I've woken up this morning with the distinct feeling that the universe cracked while I was sleeping. And maybe it did. Yesterday the Moon-Venus opposition was on my nodal axis and the midpoint of transiting Mercury and Pluto were on my natal Jupiter.
I knew something profound was about to happen yesterday at 1:22pm (astrologers always take note of these things). I had been contemplating going to the beach but I had this uneasiness about what the ocean had to say. It wasn't a fear, it was just an uncertainty about how much change one person can tolerate in such a short space of time.
As I was thinking this, a small feather floated from the sky--and I kid you not--landed near my feet. My first thought was of my grandmother. So I picked up the feather and thanked my ancestors. Like a good Ojibwa. And then I was overcome with such intense homesickness--the first bout I've had since being away for so long--that tears sprang to my eyes.
Home. Where is that, I wondered.
I'm such a bad Cancerian (or so I thought) that I couldn't even answer that question. I've been wrestling with a certain terror that I've managed to scatter the people I love all over the globe and the only way I can communicate with them is via Facebook. I felt ashamed. What the hell am I doing? I need to go home.
And then the sky spoke. This feather, this feather that floated from the sky from the wing of some unseen bird, reminded me that I am home. This is it. Home. I am home. Wherever I lay my hat.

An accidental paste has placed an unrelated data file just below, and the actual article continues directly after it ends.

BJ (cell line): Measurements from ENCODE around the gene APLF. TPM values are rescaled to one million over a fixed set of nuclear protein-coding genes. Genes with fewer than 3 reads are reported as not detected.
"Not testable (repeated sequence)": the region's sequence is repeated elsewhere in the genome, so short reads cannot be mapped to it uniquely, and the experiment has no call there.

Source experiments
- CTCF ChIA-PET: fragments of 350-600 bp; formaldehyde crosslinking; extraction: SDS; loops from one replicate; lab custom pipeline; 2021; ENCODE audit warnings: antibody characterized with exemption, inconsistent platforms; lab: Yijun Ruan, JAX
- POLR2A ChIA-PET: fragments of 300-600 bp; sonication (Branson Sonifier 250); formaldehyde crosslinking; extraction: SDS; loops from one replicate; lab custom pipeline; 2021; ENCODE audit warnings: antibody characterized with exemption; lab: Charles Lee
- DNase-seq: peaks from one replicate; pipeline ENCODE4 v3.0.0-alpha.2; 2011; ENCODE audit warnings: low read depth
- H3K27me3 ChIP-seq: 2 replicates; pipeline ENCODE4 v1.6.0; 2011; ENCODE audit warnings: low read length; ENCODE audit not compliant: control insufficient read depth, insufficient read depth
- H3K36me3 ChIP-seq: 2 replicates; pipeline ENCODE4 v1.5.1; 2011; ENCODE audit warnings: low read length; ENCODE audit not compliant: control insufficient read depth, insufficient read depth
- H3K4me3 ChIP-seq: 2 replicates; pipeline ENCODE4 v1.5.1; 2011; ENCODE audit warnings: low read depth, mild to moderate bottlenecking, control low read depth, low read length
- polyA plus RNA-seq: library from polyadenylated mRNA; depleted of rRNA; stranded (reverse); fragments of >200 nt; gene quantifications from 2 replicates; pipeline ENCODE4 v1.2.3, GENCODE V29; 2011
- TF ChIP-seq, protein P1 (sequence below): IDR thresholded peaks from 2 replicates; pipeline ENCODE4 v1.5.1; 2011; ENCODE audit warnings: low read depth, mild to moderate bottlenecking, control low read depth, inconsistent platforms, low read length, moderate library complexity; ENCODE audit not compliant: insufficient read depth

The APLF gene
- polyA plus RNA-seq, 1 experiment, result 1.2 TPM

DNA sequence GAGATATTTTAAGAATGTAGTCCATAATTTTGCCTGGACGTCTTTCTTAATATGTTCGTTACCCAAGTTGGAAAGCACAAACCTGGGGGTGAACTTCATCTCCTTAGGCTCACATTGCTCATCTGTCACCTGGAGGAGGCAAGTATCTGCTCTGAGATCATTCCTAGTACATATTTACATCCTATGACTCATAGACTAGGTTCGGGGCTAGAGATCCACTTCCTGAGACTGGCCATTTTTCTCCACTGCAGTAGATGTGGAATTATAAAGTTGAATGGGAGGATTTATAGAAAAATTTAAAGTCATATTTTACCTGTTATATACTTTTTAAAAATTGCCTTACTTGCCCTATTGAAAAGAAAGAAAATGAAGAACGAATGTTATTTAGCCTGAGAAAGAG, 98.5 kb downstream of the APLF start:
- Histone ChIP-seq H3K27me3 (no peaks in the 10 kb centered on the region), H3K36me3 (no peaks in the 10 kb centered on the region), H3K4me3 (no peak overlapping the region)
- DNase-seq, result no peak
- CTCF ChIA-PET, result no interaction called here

A few hours later and I'm on the beach with two South African Sangomas watching the first sunset of the Summer Solstice. One of the sangomas had not worn shoes in over 20 years and he made me wonder what it would be like to feel the earth under one's feet for so long without the barrier of shoes. He also had long, uncut hair. I asked him if it was in his tradition to cut hair in grief as it for the Ojibwas. My own hair was pretty much down to my waist when I lost relatives and cut my hair very short. I wore my grief and was reminded of it every time I went to pull my non existent hair from my collar. My hair is just starting to grow back but I still remember my grief when I look in the mirror. The sangoma told me that he last shaved his head when his father died. Then we both laughed at our good fortune to have growing hair. How fleeting life is and how long is the recovery from grief. But now we can laugh because we understand what it means to regrow from loss.
The sangomas had brought me to a place to watch the sunset. It felt like the edge of the world. Behind us were "The Twelve Apostles" hills and before us was the ocean. There was a very light mist as the light of the dying sun turned the atmosphere to lavender. When it was getting dark, I took my shoes off so I could feel the rocks beneath my feet.
And I knew I was home.
And I also knew that wherever life takes me I am home. Here. Now. I am safe, balanced and far heartier than I had thought.
And the other thing I know is that I too am a sangoma. It might be known by a different name in different languages but by the Great Goddess, I now know I am--and have always been--a sangoma. I had just forgotten.
And it's great to be home.
I know this because a seemingly insignificant feather floated down from the sky and landed at my feet.